Schools, Special Reports

Probe finds residents enrolled in Nyssa’s migrant education program

(The Enterprise/FILE)

NYSSA – Families who have lived in Nyssa for years were enrolled in a program intended to help migrant students who move from school district to school district, according to documents obtained by the Enterprise.

The Nyssa School District is under investigation by state authorities for potentially illegal actions within the Migrant Education Program, which awards extra funding to school systems serving migrant students.

Under the program, families can get extra school benefits if they have moved within the past three years and parents are temporary or seasonal workers in agriculture.

But a state review last year of 100 families in the Nyssa program found discrepancies significant enough to remove 19 families and launch a still-unfolding investigation of the program, examining the eligibility of all 512 families enrolled.

The Nyssa School District is expecting $912,000 this year in payments for serving what it represents to the state are migrant students.

Documents obtained by the Enterprise through a public records request to the Oregon Department of Education revealed that investigators are questioning the participation of school district employees in the program.

“Initial findings and information indicate children of Nyssa School District personnel are participating,” according to a report from August 2021 obtained by the Enterprise through a public records request.

Among district employees identified in the records were Ryan Hawkins, director of operations, and Gabe Fuentes, supervisor of Nyssa’s migrant education program.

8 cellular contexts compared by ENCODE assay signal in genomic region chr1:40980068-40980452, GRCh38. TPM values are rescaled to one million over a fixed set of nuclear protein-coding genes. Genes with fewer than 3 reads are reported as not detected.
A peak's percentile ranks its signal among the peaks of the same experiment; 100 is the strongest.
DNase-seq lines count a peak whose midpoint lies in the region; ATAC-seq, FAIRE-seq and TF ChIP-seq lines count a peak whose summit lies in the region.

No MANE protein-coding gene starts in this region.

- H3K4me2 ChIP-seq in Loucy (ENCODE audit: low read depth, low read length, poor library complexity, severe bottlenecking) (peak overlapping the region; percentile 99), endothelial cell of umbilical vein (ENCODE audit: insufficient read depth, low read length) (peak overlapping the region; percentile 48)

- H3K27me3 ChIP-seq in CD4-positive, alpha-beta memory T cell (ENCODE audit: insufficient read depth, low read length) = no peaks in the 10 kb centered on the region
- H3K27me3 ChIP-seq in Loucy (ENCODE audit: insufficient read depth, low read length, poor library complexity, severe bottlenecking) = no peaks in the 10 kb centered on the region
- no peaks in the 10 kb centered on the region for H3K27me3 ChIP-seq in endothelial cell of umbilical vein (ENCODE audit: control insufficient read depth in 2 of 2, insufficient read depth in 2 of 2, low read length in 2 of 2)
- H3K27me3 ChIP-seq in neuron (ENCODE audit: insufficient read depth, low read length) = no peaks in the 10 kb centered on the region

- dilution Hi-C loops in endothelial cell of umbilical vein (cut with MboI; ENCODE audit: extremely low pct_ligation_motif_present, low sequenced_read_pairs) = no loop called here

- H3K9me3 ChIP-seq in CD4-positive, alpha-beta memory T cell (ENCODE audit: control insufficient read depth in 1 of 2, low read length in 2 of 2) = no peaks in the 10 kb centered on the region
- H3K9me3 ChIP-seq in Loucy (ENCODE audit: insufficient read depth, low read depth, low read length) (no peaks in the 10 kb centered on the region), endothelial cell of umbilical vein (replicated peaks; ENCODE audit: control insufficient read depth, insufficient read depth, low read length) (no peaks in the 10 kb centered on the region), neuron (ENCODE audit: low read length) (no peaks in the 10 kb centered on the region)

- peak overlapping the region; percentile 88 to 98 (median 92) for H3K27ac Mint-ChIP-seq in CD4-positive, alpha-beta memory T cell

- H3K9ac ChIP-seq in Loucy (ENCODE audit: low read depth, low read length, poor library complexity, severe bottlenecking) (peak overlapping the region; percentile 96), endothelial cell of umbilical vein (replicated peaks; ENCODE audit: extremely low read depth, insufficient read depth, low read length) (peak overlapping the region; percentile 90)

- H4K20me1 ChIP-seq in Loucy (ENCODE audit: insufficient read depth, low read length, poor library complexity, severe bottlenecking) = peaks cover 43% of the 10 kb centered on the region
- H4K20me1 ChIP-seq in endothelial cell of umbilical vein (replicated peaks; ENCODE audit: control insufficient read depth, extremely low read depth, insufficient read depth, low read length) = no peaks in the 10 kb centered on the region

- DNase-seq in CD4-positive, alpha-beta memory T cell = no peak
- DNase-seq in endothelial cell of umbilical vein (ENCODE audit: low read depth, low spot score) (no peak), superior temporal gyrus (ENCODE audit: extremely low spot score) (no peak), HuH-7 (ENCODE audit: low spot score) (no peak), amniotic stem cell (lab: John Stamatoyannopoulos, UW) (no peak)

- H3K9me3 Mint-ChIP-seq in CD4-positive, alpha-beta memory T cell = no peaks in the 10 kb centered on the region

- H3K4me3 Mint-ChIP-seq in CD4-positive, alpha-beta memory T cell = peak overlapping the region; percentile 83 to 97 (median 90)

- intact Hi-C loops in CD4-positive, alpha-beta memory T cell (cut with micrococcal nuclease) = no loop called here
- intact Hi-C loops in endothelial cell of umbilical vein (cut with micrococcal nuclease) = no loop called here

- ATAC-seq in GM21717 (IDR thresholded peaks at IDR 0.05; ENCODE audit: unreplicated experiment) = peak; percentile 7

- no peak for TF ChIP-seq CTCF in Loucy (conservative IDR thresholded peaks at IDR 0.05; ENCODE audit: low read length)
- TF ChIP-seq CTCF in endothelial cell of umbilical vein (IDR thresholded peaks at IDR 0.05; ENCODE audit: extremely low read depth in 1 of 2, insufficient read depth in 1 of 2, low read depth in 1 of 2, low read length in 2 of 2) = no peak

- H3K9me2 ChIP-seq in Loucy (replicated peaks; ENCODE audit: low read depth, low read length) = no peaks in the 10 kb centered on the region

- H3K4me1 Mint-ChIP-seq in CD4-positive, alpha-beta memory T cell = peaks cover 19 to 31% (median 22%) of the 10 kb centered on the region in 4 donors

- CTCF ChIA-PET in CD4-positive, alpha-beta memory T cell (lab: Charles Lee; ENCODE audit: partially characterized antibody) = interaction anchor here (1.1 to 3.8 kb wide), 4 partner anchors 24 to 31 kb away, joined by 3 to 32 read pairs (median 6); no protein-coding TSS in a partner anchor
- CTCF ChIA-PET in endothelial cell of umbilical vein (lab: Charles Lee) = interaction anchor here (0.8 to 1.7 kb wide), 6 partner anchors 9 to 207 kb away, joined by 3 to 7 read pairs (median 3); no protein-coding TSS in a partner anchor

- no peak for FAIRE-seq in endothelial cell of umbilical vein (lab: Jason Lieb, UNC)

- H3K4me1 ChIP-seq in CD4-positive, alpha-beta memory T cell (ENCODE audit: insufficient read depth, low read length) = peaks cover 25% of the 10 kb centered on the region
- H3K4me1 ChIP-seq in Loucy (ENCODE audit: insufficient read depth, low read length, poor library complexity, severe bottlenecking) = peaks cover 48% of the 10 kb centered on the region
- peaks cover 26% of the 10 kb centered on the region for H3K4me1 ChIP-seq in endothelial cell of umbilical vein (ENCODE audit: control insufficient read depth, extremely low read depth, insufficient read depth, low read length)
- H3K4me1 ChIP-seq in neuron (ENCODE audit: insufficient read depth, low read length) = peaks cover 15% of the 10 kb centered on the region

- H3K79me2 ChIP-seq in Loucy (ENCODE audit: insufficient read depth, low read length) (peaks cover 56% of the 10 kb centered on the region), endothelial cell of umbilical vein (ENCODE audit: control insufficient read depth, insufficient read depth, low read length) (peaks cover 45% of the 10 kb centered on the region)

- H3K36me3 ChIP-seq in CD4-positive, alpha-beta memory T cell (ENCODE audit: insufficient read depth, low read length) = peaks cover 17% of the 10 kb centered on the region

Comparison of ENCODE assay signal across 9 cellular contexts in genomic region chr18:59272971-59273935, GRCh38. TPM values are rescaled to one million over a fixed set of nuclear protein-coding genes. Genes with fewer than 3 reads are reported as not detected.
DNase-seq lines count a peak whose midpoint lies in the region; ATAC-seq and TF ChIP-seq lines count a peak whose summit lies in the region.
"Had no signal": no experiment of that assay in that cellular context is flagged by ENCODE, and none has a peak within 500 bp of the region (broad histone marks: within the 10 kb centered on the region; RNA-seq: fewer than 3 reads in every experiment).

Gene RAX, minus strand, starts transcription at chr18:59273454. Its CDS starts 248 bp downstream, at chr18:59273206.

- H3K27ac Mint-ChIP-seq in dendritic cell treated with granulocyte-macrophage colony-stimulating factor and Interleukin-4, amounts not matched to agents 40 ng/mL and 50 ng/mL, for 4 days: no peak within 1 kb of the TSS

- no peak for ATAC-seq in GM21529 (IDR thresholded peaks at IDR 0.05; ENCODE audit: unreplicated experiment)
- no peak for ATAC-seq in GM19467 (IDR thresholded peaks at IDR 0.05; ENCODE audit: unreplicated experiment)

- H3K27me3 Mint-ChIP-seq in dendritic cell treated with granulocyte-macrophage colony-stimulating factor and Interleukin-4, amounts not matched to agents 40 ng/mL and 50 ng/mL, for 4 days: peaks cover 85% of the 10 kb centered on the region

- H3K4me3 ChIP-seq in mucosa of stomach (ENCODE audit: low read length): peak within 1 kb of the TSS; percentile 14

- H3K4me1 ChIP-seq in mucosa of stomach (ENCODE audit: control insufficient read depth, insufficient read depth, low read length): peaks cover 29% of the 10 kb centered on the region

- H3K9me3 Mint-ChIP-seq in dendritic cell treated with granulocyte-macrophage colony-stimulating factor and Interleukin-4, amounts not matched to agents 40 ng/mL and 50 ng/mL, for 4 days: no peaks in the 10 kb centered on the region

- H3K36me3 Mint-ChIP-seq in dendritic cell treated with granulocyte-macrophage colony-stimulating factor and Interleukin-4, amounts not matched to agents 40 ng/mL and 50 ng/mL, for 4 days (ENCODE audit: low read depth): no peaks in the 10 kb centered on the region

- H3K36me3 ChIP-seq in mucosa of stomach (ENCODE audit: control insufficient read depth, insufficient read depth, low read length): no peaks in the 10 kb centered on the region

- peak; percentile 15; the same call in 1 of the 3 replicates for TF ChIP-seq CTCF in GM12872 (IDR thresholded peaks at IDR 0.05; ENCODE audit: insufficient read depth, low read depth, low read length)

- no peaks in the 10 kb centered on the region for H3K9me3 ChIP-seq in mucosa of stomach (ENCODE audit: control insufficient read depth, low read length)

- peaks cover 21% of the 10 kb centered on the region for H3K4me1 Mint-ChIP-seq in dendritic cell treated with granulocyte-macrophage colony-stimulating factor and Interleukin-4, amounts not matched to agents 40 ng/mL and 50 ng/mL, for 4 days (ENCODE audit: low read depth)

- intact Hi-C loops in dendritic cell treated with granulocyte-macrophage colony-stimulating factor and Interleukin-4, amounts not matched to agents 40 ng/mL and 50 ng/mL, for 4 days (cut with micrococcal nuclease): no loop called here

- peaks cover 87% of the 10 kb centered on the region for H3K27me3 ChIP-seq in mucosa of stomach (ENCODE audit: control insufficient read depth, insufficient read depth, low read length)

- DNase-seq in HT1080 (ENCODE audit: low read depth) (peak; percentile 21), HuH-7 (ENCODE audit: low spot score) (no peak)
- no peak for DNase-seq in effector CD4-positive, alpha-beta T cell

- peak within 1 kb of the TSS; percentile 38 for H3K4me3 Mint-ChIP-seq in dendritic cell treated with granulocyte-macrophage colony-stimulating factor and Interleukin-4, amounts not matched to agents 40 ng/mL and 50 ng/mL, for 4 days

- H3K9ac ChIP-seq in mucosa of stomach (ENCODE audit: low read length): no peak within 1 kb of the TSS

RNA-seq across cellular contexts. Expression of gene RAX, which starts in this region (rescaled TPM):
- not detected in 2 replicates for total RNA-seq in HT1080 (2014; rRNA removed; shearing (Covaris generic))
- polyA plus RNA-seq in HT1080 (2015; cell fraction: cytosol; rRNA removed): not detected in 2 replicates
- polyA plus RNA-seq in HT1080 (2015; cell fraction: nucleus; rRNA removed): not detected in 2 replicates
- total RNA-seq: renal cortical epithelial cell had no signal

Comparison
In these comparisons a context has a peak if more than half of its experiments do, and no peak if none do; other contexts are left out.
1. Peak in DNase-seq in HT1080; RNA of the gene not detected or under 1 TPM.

Hawkins said Monday he wasn’t available to comment by press time.

Fuentes said “No comment at this time,” in a June 8 email to the Enterprise.

Darren Johnson, Nyssa School District superintendent, notified state officials in a March 29 email that he was naming Fuentes “to be the point on this investigation.”

In response to written questions, Johnson responded Friday, June 10, that “I will not comment on individuals” because of the continuing investigation.

The records also show there were questionable submissions of the certificates that establish eligibility to be in the program.

Even though participation is restricted to those who moved within three years, records show that reviewers found instance after instance when that qualification appears to have been violated.

“They said they have not made any moves since 2007,” a reviewer recounted of interviewing one family. “They go to Wilder, ID to visit family but return the same day since it is only 20 minutes away.”

Another family “said that the last time the family moved was from Ontario, OR to Nyssa, OR in 2007. Spouse has always worked for the same farm and does not stop throughout the year,” an interview summary said.

Reviewers also found questionable instances in program paperwork reporting families moving to or from Washington state.

“I asked if they have ever lived in Washington or anywhere else in the past three years, and their answer was no,” the reviewer wrote.